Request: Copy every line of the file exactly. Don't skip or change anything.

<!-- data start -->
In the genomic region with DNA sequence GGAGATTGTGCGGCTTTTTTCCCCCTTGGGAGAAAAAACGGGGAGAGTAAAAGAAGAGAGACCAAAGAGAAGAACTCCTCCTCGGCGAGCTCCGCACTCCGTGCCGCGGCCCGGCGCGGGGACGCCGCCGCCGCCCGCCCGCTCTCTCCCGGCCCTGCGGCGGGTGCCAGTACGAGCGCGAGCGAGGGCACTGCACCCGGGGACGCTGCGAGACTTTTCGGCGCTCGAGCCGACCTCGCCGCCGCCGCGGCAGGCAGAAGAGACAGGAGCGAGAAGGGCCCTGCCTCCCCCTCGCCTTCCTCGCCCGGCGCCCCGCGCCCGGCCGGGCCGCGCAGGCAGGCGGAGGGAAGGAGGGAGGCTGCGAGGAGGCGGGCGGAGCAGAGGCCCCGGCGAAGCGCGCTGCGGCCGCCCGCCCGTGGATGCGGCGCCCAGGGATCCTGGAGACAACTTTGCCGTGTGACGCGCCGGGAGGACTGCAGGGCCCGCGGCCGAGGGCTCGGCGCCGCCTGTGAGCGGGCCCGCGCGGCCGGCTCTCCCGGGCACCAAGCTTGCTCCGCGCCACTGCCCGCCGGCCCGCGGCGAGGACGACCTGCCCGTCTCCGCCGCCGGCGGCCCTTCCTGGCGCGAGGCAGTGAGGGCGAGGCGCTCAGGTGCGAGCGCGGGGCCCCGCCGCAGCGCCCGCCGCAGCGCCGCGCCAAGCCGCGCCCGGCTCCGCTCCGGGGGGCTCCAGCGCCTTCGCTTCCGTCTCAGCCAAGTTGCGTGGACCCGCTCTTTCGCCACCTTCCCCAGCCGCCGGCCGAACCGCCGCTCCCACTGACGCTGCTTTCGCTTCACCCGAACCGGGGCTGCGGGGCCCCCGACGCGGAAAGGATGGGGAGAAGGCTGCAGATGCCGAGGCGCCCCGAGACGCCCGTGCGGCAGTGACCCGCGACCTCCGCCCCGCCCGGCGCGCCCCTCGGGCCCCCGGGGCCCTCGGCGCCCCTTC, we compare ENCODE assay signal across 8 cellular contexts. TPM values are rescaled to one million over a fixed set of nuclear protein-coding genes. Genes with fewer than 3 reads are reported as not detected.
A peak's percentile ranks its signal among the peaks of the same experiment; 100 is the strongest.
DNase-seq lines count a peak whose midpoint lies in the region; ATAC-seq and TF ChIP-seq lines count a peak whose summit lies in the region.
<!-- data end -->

In the genomic region with DNA sequence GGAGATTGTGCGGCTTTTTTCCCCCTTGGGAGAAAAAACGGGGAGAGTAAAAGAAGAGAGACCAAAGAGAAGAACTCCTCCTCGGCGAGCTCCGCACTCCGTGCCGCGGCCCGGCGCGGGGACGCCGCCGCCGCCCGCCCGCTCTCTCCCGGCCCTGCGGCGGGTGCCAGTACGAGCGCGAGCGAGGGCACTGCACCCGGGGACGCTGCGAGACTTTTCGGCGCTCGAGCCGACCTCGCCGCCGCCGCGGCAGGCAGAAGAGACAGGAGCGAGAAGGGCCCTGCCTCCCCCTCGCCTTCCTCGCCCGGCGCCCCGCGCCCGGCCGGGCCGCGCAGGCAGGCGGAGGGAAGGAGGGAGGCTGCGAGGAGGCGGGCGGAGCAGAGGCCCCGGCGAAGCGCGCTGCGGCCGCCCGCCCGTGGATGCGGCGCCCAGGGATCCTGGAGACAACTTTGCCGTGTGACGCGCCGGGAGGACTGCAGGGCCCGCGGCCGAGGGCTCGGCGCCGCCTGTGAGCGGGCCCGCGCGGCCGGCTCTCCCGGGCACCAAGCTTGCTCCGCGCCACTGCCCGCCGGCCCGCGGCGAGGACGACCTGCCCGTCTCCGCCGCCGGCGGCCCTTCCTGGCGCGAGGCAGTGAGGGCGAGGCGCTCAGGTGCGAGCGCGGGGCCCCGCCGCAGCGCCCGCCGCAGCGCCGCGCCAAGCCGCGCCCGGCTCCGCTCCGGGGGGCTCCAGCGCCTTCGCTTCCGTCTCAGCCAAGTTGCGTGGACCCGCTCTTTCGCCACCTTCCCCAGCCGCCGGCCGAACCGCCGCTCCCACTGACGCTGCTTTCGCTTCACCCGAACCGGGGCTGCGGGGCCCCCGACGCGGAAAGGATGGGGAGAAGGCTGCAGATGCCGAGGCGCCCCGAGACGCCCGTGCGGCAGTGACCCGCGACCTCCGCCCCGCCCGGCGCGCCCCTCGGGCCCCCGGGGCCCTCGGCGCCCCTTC, we compare ENCODE assay signal across 8 cellular contexts. TPM values are rescaled to one million over a fixed set of nuclear protein-coding genes. Genes with fewer than 3 reads are reported as not detected.
A peak's percentile ranks its signal among the peaks of the same experiment; 100 is the strongest.
DNase-seq lines count a peak whose midpoint lies in the region; ATAC-seq and TF ChIP-seq lines count a peak whose summit lies in the region.